Soccer Player at Tiktok Viral Videographer – Lomabeat.com

With 107,000 followers on Instagram and 699,000 on TikTok, 18-year-old Damian Brunton has a star-studded social media presence, with collaborations with Bryce Hall, Riley Hubatka and other prominent TikTok stars and athletes. What started with a torn ACL turned into a career as a full-time videographer and photographer for Brunton.

Brunton, who originally planned to pursue his passion for football at the college level, wondered how to fill his free time following an injury that ended his football career in his freshman year of high school.

“My father is a professional photographer and has been taking pictures for about 30 years. He wanted me to try photography, but I never tried because he did and I wanted to do my own thing,” Brunton said. “When I tore my ACL he was like ‘Well now you have nothing to do so why don’t you go take some pictures.’ I went out, took a picture of a tree in our yard with a really cool sunset behind it, and I’ve fallen in love with photography ever since.

It wasn’t until October of his freshman year in high school that Brunton’s work started getting noticed by popular TikTok accounts. Brunton had around 50-60 followers on TikTok when he decided to post a video with his friend Shyla Ignacio, who had a similar following at the time.

“We were nothing on social media,” Brunton said. “I filmed a video of her dancing on my camera and posted it, put some pictures between her, and it got 900,000 likes and exploded.”

It was then that University of Nevada football running back Reno Dylan Overstreet, who had 100,000 subscribers at the time, noticed Brunton’s work and requested his own collage video. Brunton agreed, which resulted in another hit video.

“I thought it was going to be a one-off hit,” Brunton said, alluding to his work with Ignacio. “Dylan and I filmed it and the video got 1.4 million views. I didn’t think it would be a trend for me to start filming them.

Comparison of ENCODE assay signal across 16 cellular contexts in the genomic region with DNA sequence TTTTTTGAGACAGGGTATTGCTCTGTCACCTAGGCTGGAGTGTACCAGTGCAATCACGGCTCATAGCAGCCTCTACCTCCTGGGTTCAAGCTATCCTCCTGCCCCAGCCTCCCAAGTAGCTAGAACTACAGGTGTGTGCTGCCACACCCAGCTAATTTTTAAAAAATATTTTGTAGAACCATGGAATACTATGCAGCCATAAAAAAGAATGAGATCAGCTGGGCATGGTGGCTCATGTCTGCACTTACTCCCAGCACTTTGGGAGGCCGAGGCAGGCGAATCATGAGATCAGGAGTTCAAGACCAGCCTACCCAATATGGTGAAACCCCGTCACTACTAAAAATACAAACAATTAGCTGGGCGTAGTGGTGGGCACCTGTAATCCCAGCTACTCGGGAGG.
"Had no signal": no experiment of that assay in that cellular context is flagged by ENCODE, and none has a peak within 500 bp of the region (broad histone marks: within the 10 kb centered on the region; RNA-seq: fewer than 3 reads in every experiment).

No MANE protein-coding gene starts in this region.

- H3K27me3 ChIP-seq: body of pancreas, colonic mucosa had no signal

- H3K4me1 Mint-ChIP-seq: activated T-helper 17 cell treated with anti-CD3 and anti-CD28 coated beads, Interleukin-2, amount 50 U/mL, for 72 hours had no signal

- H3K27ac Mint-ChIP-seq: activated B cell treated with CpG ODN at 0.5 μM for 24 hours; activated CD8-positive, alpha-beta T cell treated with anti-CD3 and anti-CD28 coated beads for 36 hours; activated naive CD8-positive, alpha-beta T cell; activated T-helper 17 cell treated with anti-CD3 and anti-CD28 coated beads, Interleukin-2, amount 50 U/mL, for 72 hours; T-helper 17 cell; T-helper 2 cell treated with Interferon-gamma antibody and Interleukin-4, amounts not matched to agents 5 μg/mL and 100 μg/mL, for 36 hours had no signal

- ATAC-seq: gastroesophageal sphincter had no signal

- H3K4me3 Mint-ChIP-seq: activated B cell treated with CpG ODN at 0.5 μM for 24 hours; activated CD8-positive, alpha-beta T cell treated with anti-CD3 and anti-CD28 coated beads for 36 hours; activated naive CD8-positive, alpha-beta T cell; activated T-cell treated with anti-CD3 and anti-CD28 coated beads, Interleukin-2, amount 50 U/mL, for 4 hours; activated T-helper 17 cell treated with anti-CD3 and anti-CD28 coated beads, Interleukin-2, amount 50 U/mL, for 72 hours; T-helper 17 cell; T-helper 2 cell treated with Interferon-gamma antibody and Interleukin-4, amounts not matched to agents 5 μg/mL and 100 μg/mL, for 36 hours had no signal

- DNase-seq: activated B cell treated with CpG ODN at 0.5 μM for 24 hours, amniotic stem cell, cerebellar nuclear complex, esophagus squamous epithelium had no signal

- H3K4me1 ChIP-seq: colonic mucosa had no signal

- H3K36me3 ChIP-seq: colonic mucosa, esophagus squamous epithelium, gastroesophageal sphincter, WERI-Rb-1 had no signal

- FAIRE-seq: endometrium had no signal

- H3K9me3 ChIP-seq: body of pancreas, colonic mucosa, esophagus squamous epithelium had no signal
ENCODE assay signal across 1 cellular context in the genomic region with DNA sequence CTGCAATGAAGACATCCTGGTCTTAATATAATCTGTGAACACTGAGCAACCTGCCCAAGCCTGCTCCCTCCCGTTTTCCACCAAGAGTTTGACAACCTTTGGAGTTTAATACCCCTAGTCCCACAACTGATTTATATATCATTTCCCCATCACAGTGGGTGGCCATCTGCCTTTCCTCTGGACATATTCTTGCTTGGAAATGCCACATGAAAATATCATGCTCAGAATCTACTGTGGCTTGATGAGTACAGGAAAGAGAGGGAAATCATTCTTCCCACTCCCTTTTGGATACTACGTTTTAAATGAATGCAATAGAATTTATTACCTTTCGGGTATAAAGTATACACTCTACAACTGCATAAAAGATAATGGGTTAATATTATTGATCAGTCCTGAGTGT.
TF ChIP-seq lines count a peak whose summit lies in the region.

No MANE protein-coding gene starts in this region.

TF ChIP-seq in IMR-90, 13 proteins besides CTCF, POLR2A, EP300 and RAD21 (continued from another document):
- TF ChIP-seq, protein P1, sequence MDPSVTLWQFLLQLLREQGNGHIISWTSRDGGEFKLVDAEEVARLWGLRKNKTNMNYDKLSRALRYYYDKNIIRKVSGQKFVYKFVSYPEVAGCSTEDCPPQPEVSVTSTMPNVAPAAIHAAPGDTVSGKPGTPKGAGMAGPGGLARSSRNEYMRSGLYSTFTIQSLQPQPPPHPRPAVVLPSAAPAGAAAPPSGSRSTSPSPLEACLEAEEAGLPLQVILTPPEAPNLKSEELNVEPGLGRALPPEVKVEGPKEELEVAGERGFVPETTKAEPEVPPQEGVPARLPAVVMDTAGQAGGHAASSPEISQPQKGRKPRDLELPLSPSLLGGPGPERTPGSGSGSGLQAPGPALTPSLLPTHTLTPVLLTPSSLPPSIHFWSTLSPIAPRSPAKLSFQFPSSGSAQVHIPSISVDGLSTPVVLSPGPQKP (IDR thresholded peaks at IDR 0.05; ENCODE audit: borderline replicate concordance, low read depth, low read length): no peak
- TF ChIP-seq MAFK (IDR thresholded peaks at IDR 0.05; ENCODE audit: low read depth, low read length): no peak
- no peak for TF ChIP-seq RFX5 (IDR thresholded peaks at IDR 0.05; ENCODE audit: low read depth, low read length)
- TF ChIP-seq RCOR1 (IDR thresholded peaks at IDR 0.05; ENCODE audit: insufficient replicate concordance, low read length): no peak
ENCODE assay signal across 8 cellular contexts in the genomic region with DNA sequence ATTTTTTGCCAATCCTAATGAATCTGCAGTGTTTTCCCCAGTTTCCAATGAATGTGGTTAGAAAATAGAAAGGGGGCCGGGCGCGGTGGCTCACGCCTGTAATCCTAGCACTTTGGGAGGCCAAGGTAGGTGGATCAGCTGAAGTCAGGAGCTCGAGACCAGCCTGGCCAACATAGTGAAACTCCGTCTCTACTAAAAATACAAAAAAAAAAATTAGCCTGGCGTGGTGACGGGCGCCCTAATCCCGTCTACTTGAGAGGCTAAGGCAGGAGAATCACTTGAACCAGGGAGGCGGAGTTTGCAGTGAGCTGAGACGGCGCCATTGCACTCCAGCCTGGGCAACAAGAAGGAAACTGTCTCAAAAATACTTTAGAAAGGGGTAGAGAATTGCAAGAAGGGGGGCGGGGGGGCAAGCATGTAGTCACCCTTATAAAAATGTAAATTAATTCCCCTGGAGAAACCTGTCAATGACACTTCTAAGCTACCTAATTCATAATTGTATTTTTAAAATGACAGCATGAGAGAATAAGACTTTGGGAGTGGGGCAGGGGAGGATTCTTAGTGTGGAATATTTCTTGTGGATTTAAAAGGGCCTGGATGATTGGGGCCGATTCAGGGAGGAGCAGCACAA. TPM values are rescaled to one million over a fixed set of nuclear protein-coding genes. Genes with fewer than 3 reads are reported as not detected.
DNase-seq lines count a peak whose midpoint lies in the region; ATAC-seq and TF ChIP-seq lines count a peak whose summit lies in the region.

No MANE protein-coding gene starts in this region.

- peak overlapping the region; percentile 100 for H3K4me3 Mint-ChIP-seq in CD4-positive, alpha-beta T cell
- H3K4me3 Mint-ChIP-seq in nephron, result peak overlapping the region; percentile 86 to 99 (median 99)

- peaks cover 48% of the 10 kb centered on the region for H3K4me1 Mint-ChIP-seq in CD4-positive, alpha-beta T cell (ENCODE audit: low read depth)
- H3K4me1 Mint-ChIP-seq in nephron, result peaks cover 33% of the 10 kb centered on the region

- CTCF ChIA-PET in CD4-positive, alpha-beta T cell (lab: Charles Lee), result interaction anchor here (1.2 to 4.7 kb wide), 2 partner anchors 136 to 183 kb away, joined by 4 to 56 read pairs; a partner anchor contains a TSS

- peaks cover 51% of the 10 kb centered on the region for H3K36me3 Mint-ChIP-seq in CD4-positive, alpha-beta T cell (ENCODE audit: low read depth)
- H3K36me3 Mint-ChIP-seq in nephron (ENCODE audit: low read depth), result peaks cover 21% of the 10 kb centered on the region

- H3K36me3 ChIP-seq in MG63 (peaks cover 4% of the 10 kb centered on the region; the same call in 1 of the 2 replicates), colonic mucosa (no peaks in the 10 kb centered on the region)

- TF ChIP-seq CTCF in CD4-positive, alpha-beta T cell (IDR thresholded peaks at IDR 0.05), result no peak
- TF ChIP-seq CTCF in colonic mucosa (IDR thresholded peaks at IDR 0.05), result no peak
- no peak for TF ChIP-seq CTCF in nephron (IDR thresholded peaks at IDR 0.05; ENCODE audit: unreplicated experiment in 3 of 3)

With more than 14.1 million likes surrounding his uploads on the app, Brunton credits his work for starting the high-quality trend on TikTok where content creators use a professional camera to shoot their videos. Brunton typically follows the format of combining videos of a TikTok star/athlete with high-res photos embedded between the clips.

After taking off on TikTok, Brunton was able to create a full work schedule for herself, moving between Los Angeles and her hometown of Sacramento and collaborating with a growing number of major accounts. With the growing presence of TikTok celebrities making their way into mainstream media, such as the new reality show Hype House featuring various app personalities, there is growing stigma and attention surrounding celebrity types. Brunton is working with on the app.

“Very few people know how to handle fame, [so] many Hype House influencers let fame get to their heads and treat others accordingly,” said Haley Martinez, a third-year psychology student at Point Loma Nazarene University. “The show shows how it can frighten you emotionally and make you pretentious.”

Sophomore psychology student Anthony Thomé has similar feelings toward TikTok celebrities.

“Personally, I think our generation paid way too much attention to these random people and it gave them a lot of power,” Thomé said. “The power goes straight to their heads and honestly ruins their lives.”

Contrary to this stigma surrounding TikTok celebrities, Brunton has found his collaborations with the various influencers he has worked with to be an enjoyable experience.

“Most of them are so nice in person, it’s crazy how they’re portrayed on social media,” Brunton said. “They’re so welcoming and willing to take pictures and it’s really cool to be able to work with them.”

Brunton recently moved to Los Angeles to pursue her photography and social media career full-time, scheduling a minimum of three photoshoots a day.

“When I started it was just for the fun of taking pictures with my friends,” Brunton said. “It’s been crazy ever since.”

Written by: Kylie Capuano


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